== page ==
Sure, the much-beloved relationship-building hasn’t been given the same attention and care afforded to other entries in the past decade, but if there’s one area that has been tightened up and polished, it’s the combat. The tried-and-tested formula hasn’t changed that much — tactical, grid-based battles are the name of the game, and the rock-paper-scissors triangle is front and center. For those who need a refresher: weapons fall into one of three categories, with swords beating axes, axes beating spears, and spears beating swords.
There’s a reason it has remained central to the franchise for over 25 years, though Engage brings about a few alterations. Most notably, attacking with an advantageous weapon (eg bringing an ax to a spear fight) inflicts a break effect. On top of the additional damage you’d normally dole out, when an attacking unit inflicts a break onto a defending unit, the defender will drop their weapon. This renders them incapable of counterattacking, not only for that one bout but for one additional encounter on the same turn.
While “breaks” certainly add more risk and reward to each battle — seeing as how your own units can be temporarily rendered useless by an enemy inflicting their own break — they can also pave the way for some incredibly well-coordinated attacks, and when playing on Hard or Maddening, they can be crucial, with any slip-up likely resulting in your downfall.
And then there’s the titular Engage system. As you come across different Emblem Rings during the course of the story, you’ll be able to equip them to your own units, giving them not only stat bonuses but the option to engage (read: merge) with the spirit of the past. Fire Emblem Heroes housed within the ring, granting them unique weapons and abilities, the latter of which can let you pull chain attacks, hit multiple units at once, or increase your movement capabilities.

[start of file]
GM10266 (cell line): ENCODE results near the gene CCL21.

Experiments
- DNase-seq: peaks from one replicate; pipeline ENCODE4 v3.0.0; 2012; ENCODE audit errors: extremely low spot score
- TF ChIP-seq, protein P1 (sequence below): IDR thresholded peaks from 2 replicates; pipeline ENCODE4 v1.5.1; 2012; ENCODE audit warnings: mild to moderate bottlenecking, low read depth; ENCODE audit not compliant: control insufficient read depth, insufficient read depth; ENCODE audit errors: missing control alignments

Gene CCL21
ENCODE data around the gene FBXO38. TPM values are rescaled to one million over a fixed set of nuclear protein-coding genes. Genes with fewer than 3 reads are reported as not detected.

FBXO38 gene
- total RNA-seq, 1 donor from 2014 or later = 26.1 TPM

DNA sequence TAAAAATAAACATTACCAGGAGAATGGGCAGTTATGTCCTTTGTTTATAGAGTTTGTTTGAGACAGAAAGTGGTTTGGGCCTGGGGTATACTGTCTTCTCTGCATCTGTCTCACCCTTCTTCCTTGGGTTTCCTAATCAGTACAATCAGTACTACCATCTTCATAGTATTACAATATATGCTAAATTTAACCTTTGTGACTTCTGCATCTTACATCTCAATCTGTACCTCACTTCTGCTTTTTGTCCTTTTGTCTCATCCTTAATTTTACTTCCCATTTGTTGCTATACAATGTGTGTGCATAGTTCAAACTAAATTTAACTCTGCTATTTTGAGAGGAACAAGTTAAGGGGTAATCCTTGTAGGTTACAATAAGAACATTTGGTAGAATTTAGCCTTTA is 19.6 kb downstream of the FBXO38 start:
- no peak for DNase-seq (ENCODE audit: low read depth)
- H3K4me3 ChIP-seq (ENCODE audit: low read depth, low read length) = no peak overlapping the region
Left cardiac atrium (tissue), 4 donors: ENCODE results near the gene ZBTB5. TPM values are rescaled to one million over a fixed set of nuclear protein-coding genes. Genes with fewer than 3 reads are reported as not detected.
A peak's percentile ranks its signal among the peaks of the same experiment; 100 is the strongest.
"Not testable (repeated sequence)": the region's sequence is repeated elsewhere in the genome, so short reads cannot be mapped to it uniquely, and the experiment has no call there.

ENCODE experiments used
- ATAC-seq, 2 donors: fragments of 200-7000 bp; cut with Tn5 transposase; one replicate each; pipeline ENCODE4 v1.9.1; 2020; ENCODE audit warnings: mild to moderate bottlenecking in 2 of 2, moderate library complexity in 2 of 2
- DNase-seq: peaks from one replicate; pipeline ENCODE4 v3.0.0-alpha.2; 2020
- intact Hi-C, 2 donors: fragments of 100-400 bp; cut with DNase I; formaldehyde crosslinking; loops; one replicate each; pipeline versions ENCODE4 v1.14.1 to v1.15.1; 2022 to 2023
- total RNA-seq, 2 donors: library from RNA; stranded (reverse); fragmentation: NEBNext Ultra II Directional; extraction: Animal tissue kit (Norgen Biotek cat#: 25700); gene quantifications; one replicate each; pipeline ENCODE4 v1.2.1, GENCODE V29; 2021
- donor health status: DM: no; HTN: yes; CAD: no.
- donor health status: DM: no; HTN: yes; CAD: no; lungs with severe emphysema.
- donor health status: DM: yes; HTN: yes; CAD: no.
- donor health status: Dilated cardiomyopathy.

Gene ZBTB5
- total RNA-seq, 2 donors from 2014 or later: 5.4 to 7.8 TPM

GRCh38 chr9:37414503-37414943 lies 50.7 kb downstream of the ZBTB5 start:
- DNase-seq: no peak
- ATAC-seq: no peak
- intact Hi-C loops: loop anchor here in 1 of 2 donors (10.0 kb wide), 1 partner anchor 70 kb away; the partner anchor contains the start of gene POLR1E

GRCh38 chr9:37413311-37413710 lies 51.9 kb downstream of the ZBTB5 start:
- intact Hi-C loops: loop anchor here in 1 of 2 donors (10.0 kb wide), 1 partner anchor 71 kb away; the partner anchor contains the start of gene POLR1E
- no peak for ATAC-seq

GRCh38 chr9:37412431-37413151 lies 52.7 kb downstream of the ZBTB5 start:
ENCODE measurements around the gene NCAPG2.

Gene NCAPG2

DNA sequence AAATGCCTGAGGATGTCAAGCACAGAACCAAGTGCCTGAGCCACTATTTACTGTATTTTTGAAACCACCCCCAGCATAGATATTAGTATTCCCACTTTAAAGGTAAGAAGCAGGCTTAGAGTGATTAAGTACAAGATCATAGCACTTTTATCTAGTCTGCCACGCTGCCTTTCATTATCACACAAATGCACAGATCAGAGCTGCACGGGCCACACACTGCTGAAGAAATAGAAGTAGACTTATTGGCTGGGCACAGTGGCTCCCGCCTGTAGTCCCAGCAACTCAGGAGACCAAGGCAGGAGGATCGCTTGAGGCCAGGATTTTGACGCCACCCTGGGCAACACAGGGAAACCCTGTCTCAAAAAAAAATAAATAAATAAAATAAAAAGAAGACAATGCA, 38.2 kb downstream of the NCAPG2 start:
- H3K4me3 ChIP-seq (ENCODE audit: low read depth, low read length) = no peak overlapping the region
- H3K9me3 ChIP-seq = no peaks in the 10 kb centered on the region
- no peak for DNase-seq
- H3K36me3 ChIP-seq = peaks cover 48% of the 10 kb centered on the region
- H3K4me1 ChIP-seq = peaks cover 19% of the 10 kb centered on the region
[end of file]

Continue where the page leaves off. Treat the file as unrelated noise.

With a large roster of characters and 12 different Emblem Rings, there are a lot of combinations to try out, and as a unit and Emblem fight together in battle, the bond between the two grows, allowing you to purchase permanent stat gains and new skills. . There are a lot of combinations to consider, and alongside that, a bit of pressure to plan things out and put together a balanced roster, as it takes time to reach fully max out a bond between a unit and an Emblem. Unfortunately, there’s not a lot in the way of meaningful interaction with the different Emblems. Seeing these familiar faces will be a nostalgia trip for some, but they rarely have any influence on the main story.
It’s perhaps a bit disappointing that, even though Fire Emblem Engage Boasting some of the series’ best turn-based combat, it undoubtedly falls short when it comes to its story and character development, which is the key selling point for a sizable portion of the franchise’s loyal fans. For those years for a deep turn-based tactics game, Engage is more than up for the task. But if the romance and social sim aspects are what you sold on Fire Emblemyou might want to temper your expectations.
This review is based on the Nintendo Switch version of the game. A copy was provided by Nintendo.